On the diagram 1:57 in there was a part about mid tones being 33%. Is this your way of saying the exposure falls at 33 IRE?

    Reply
      • zakriaalzubidi
        zakriaalzubidi says:

        Thank you
        But 2 more questions plz
        What dose (native ISO ) mean ?
        Is it right that it means to put the latitude in the middle I mean the highlite information equal the shadow info
        Is that true?

        Reply
        • Tim
          Tim says:

          Native ISO is the ISO that sensor performs the best at. When using film, this would be the ISO of the film. For those who have used film, you know that you can “push” the film to be a different ISO, but often that results in more grain. Same with digital sensors: when you are setting your camera to a non-native ISO, the camera is actually changing the gain on the digital signal. This too adds a bit of noise and can decrease the dynamic range of the sensor.

          The “latitude” (or “middle gray”) is often close to the middle of the range, however rarely is it exactly in the middle. The sensor often can “see” more stops in the shadows than in the highlights. The same is true for our eyes which is why “middle gray” is at 18% Gray and not 50% Gray. It’s because the intensity of light grows exponentially since it is doubling with every stop. It’s also why highlights clip so fast. This all means that you may adjust where you put middle gray based on the dynamic range of your scene. If you have a lot of important highlights and shadows you have to be much more careful where you put middle gray than if your scene is lower contrast. In lower contrast scenes, you may adjust middle gray so that you save your highlights or save your shadows.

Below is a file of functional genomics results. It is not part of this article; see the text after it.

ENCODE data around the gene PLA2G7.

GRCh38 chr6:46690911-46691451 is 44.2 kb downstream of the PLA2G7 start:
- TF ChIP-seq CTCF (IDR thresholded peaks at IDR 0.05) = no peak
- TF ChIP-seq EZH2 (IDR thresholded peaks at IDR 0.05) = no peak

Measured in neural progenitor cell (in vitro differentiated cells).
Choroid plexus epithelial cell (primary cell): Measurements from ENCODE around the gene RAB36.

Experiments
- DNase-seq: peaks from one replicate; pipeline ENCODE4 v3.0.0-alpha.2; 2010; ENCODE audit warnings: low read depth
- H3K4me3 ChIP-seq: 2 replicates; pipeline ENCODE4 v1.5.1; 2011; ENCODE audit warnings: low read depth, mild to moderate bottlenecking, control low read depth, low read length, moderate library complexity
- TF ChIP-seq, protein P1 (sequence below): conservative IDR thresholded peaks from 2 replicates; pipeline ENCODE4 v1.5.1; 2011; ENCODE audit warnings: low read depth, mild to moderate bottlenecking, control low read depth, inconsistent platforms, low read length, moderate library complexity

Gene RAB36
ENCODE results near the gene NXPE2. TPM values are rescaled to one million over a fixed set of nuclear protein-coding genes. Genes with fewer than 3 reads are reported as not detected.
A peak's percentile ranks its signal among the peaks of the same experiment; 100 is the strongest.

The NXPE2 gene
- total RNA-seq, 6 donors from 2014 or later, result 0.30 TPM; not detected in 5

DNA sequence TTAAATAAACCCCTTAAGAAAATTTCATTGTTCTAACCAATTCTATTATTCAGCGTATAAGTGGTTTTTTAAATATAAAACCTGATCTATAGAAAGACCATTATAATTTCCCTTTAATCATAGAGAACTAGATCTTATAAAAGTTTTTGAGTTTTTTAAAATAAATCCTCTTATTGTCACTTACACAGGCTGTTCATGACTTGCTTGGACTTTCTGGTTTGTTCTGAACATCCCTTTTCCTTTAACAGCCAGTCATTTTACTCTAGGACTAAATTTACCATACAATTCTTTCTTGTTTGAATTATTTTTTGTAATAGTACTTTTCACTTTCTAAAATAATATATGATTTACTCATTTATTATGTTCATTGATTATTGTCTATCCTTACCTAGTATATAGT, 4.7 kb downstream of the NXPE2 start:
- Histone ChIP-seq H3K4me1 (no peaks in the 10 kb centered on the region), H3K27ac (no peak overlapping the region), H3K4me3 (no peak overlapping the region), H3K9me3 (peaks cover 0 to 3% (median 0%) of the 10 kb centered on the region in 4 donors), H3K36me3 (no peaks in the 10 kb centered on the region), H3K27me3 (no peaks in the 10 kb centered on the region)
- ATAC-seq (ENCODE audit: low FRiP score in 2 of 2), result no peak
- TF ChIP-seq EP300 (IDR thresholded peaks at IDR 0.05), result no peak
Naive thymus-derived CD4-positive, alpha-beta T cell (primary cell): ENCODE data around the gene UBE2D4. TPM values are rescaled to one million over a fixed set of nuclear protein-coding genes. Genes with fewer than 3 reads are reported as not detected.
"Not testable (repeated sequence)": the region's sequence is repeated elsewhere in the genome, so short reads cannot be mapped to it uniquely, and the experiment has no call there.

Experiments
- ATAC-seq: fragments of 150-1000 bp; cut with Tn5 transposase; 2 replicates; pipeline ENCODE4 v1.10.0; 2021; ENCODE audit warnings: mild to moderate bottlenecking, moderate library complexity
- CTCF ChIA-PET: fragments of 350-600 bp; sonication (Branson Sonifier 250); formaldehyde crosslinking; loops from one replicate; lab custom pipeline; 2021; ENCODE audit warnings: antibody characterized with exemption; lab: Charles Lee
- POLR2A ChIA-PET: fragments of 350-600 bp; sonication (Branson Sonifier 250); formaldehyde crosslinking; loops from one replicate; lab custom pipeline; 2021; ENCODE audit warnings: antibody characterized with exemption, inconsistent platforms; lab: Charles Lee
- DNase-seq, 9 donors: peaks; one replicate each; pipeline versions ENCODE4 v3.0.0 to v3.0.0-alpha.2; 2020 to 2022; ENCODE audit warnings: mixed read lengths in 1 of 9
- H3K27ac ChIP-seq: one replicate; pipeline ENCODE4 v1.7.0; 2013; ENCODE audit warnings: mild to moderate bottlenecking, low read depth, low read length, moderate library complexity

Reply
  3. Justin
    Justin says:

    Hi,
    In Lesson 11 you state that when shooting in RAW, all camera data except aperture and shutter speed is recorded as metadata. So ISO is adjustable in post, and not something “baked” into the image. It seems to me that what you are saying here regarding ISO adjusting the mid-tone level contradicts that. Can you help clarify? Thanks.

    Reply
    • Tim
      Tim says:

      There are two answers to this depending on what camera you are using. The first answer is for all cameras other than RED. With these other cameras, there is some analog processing on the data coming off the sensor prior to the analog-digital conversion and final RAW recording. The ISO setting affects this analog processing, so it does affect the final image even though it is still RAW. The mid-tones will be the same, but the dynamic range changes as does the graininess of the image. With RED cameras, they truly are recording everything off the sensor and so ISO is not baked in. However, when the ISO is adjusted in post-production, the placement of middle gray changes along the dynamic range, which changes mid-tone levels. RED has a very thorough article discussing ISO’s affect on middle gray within RAW.

      Reply